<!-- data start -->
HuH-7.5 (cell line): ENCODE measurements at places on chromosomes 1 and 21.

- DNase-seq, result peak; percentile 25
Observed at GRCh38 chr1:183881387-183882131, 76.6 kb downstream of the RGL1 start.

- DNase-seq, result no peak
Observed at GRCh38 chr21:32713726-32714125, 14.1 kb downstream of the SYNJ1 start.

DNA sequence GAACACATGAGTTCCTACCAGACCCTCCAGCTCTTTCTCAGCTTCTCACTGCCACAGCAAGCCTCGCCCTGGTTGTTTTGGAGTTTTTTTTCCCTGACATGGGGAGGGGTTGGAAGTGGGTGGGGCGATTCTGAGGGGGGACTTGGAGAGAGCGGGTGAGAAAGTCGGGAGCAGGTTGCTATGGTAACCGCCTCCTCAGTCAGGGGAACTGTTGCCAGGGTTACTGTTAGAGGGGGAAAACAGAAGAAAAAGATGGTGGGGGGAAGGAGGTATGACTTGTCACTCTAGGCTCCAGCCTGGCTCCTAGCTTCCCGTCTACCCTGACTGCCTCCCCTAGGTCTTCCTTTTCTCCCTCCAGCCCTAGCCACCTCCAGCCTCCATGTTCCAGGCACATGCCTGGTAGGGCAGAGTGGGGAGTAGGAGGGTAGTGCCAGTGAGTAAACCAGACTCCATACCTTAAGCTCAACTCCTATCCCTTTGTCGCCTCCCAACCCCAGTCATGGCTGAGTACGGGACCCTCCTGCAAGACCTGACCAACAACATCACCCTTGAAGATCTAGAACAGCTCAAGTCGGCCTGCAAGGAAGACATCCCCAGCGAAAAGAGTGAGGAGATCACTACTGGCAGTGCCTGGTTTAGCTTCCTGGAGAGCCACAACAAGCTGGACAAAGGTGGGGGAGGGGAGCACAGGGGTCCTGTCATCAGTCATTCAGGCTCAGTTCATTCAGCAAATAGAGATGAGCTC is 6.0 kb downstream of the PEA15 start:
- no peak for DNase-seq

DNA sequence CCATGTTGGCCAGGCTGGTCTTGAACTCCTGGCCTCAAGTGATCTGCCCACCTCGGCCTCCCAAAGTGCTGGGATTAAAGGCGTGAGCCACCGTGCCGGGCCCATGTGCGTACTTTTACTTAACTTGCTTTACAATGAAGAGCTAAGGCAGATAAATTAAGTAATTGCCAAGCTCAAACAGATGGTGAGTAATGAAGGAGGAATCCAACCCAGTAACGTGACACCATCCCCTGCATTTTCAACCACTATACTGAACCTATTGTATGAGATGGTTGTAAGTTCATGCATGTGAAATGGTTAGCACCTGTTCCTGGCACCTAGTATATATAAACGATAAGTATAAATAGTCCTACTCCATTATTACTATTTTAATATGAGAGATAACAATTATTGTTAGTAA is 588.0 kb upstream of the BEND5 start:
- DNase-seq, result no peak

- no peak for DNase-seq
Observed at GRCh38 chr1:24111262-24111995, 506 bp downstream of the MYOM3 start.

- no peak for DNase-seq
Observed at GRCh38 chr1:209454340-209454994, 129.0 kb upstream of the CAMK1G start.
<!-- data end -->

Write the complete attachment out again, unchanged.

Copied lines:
HuH-7.5 (cell line): ENCODE measurements at places on chromosomes 1 and 21.

- DNase-seq, result peak; percentile 25
Observed at GRCh38 chr1:183881387-183882131, 76.6 kb downstream of the RGL1 start.

- DNase-seq, result no peak
Observed at GRCh38 chr21:32713726-32714125, 14.1 kb downstream of the SYNJ1 start.

DNA sequence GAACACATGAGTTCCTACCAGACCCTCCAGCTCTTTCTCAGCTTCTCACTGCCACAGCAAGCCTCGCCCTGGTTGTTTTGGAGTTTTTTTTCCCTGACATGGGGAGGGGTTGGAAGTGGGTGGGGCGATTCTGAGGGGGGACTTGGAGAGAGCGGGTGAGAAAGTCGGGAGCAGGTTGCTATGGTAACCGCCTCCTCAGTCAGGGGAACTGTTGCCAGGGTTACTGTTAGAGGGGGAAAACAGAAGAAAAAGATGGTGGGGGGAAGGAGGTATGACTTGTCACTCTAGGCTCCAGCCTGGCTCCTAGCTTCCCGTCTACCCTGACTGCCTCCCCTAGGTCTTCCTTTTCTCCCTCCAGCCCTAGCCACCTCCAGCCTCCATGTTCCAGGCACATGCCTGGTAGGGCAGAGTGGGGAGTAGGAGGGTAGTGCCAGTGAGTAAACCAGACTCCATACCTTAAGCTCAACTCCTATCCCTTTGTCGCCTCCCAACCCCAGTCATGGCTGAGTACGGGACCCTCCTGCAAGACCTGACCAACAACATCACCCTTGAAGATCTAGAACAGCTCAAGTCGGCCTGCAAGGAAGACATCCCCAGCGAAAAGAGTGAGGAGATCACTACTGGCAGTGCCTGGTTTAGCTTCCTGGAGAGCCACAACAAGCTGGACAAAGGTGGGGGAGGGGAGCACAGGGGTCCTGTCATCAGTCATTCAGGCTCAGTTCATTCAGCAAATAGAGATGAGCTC is 6.0 kb downstream of the PEA15 start:
- no peak for DNase-seq

DNA sequence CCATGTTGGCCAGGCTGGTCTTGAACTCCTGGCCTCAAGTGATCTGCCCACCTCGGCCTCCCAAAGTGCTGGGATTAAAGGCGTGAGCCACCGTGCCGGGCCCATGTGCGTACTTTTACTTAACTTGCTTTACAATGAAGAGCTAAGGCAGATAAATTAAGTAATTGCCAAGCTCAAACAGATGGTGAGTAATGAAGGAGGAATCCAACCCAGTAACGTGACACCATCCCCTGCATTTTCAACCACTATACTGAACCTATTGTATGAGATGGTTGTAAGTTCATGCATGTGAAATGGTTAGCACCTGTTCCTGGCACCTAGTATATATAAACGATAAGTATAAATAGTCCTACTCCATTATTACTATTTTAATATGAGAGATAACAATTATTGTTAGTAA is 588.0 kb upstream of the BEND5 start:
- DNase-seq, result no peak

- no peak for DNase-seq
Observed at GRCh38 chr1:24111262-24111995, 506 bp downstream of the MYOM3 start.

- no peak for DNase-seq
Observed at GRCh38 chr1:209454340-209454994, 129.0 kb upstream of the CAMK1G start.